To ensure consistency in post-secondary state support CSL calculations, the Department of Administrative Services (DAS) and the Legislative Fiscal Office (LFO) are directed to develop, in consultation with the Higher Education Coordinating Commission and the seven public universities, an estimated cost of applying the Community College Support Fund model to the Public University Support Fund, the Agricultural Experiment Station, the Extension Service, the Forest Research Laboratory, and Public University State Programs. The estimate will include data elements that the public universities will be required to submit to HECC in order to implement the model.

DAS and LFO will provide the estimated cost to implement the Community College Support Fund CSL model for Public University state support to the Emergency Board, through the Legislative Fiscal Office, by July 1, 2016

Universities will continue to seek provisions for state settlements on labor contracts to also be considered in the CSL. (Community Colleges are not subject to state labor negotiations.)

Individual University Capital Requests. A number of universities sought specific capital requests to address emergency or unanticipated needs or to shift already approved capital expenditures to other projects. (OSU had no projects on this list.)

Result:  The legislature funded the five capital projects sought by OIT, PSU, and SOU.

 

B. OSU Specific Legislation

State Matching funds for a Federal Marine Energy Grant. In December Congress appropriated $5 million to the US Department of Energy to fund a competitive grant to further develop a wave energy test facility. This initial funding could grow over the next 3 to 5 years to a federal investment totaling of $40 million, with the expectation that successful competitors for the grant will provide at least a 25% match, or $10 million. The total project—federal and non-federal funds—is expected to be $50 million. Oregon will be competing with other states that are developing their own matching proposals for this long-term funding opportunity. The Coastal Caucus and other legislators sought an appropriation for the first installment of $1.25 million in state matching funds to enable OSU to compete for the initial $5 million in federal funding.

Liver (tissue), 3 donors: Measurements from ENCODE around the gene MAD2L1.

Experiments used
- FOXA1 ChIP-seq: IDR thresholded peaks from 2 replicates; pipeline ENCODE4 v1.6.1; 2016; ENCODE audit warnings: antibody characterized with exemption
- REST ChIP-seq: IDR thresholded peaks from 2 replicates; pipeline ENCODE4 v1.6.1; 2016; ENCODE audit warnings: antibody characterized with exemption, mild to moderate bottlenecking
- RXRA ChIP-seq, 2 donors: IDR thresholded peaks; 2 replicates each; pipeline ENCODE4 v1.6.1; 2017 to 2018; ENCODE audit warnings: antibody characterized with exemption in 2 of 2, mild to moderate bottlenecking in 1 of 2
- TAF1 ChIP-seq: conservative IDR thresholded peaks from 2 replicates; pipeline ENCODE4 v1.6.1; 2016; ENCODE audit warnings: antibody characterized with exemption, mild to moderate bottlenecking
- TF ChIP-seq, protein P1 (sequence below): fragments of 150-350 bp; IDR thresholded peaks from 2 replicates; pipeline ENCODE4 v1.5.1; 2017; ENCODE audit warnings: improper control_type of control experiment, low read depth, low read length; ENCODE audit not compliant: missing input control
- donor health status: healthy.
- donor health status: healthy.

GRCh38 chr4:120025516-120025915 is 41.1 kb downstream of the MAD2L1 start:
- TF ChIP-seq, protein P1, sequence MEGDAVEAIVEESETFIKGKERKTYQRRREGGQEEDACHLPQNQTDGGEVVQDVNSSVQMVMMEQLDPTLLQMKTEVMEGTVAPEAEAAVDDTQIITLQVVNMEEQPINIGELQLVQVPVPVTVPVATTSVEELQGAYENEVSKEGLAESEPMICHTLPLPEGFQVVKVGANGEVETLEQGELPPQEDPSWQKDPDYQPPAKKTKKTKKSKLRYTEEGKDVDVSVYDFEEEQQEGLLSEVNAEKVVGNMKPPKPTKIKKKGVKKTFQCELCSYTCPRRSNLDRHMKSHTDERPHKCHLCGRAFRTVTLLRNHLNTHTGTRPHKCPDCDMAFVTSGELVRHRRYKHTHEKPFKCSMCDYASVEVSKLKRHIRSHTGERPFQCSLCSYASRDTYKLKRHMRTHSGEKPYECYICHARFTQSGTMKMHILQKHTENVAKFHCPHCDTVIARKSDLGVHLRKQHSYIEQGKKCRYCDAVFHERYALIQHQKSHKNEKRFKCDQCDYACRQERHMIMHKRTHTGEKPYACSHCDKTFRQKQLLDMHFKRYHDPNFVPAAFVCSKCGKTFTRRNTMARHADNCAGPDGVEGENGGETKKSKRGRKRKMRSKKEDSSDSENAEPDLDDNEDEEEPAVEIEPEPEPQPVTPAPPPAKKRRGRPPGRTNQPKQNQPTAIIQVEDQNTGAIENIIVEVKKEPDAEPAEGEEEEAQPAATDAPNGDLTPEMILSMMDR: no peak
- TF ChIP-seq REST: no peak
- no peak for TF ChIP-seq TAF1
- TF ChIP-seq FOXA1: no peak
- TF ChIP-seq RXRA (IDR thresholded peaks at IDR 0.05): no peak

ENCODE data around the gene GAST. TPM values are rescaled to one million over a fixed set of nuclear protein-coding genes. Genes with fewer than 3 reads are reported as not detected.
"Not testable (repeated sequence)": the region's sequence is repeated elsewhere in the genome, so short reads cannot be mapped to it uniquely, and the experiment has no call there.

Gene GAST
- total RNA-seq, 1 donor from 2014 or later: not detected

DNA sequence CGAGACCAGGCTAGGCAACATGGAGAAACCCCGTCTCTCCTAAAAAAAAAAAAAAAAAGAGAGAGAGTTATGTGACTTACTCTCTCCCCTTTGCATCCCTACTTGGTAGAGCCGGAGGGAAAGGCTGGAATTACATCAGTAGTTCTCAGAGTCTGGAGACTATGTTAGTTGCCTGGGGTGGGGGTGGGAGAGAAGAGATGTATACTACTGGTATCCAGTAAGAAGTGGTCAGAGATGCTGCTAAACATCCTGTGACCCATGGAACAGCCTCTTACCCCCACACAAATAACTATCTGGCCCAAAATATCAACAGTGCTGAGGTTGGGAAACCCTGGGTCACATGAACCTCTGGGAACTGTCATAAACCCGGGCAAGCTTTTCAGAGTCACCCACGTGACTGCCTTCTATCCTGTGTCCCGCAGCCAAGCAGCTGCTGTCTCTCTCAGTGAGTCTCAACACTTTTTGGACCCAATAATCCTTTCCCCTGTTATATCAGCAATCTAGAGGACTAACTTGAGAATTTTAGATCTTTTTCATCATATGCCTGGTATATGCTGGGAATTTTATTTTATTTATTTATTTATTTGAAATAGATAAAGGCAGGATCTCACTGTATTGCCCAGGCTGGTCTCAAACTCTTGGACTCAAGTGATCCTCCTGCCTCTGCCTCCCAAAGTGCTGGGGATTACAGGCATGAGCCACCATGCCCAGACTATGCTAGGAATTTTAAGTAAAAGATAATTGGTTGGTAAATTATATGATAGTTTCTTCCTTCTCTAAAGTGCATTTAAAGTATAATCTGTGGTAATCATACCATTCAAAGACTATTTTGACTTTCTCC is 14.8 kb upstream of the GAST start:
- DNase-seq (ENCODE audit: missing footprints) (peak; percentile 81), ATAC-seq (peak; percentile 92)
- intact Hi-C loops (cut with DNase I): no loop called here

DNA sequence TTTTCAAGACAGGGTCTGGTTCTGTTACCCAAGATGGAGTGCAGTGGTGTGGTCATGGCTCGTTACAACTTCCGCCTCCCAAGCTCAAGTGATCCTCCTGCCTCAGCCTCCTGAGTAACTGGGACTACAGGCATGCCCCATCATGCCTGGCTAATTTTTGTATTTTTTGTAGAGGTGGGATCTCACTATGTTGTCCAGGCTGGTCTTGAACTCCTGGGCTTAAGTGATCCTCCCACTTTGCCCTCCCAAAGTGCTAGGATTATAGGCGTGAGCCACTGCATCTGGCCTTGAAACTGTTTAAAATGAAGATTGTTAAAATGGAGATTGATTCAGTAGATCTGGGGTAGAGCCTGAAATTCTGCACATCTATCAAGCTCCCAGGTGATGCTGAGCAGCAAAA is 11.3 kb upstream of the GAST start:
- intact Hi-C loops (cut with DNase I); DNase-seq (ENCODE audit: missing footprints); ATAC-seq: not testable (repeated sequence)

Result:  With the passage of SB 5701, the legislature provided $800,000 to enable OSU to compete for the $5 million DOE grant. It is not clear whether or how OSU will address the additional $450,000 needed to fully meet the 25% match requirement.